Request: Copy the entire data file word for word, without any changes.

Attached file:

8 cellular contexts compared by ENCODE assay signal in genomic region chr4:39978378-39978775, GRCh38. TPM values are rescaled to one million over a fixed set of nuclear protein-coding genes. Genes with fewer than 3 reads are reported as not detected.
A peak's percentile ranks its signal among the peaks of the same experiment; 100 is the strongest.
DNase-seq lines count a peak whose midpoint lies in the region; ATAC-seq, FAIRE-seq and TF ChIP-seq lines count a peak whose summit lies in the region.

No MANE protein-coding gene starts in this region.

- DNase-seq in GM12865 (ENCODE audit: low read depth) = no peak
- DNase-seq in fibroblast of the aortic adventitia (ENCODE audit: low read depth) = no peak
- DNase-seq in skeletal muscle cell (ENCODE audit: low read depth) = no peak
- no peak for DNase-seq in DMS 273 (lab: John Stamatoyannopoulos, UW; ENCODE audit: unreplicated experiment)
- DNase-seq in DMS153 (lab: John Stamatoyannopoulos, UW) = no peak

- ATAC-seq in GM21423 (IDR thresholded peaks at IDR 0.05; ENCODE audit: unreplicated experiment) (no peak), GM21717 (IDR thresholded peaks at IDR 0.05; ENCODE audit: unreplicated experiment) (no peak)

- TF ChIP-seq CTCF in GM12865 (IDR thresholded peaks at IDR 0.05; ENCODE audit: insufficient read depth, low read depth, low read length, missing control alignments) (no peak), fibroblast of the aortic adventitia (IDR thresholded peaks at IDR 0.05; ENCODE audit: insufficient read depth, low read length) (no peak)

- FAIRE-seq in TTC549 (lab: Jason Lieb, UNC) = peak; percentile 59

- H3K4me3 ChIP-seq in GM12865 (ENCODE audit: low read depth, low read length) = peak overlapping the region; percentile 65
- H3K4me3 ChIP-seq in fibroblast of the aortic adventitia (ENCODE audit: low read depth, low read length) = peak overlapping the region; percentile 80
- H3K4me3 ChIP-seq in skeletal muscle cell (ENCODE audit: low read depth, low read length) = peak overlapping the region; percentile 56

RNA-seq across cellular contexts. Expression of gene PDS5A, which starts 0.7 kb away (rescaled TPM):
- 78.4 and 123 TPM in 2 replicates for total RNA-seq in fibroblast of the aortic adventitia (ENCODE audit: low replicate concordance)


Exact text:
8 cellular contexts compared by ENCODE assay signal in genomic region chr4:39978378-39978775, GRCh38. TPM values are rescaled to one million over a fixed set of nuclear protein-coding genes. Genes with fewer than 3 reads are reported as not detected.
A peak's percentile ranks its signal among the peaks of the same experiment; 100 is the strongest.
DNase-seq lines count a peak whose midpoint lies in the region; ATAC-seq, FAIRE-seq and TF ChIP-seq lines count a peak whose summit lies in the region.

No MANE protein-coding gene starts in this region.

- DNase-seq in GM12865 (ENCODE audit: low read depth) = no peak
- DNase-seq in fibroblast of the aortic adventitia (ENCODE audit: low read depth) = no peak
- DNase-seq in skeletal muscle cell (ENCODE audit: low read depth) = no peak
- no peak for DNase-seq in DMS 273 (lab: John Stamatoyannopoulos, UW; ENCODE audit: unreplicated experiment)
- DNase-seq in DMS153 (lab: John Stamatoyannopoulos, UW) = no peak

- ATAC-seq in GM21423 (IDR thresholded peaks at IDR 0.05; ENCODE audit: unreplicated experiment) (no peak), GM21717 (IDR thresholded peaks at IDR 0.05; ENCODE audit: unreplicated experiment) (no peak)

- TF ChIP-seq CTCF in GM12865 (IDR thresholded peaks at IDR 0.05; ENCODE audit: insufficient read depth, low read depth, low read length, missing control alignments) (no peak), fibroblast of the aortic adventitia (IDR thresholded peaks at IDR 0.05; ENCODE audit: insufficient read depth, low read length) (no peak)

- FAIRE-seq in TTC549 (lab: Jason Lieb, UNC) = peak; percentile 59

- H3K4me3 ChIP-seq in GM12865 (ENCODE audit: low read depth, low read length) = peak overlapping the region; percentile 65
- H3K4me3 ChIP-seq in fibroblast of the aortic adventitia (ENCODE audit: low read depth, low read length) = peak overlapping the region; percentile 80
- H3K4me3 ChIP-seq in skeletal muscle cell (ENCODE audit: low read depth, low read length) = peak overlapping the region; percentile 56

RNA-seq across cellular contexts. Expression of gene PDS5A, which starts 0.7 kb away (rescaled TPM):
- 78.4 and 123 TPM in 2 replicates for total RNA-seq in fibroblast of the aortic adventitia (ENCODE audit: low replicate concordance)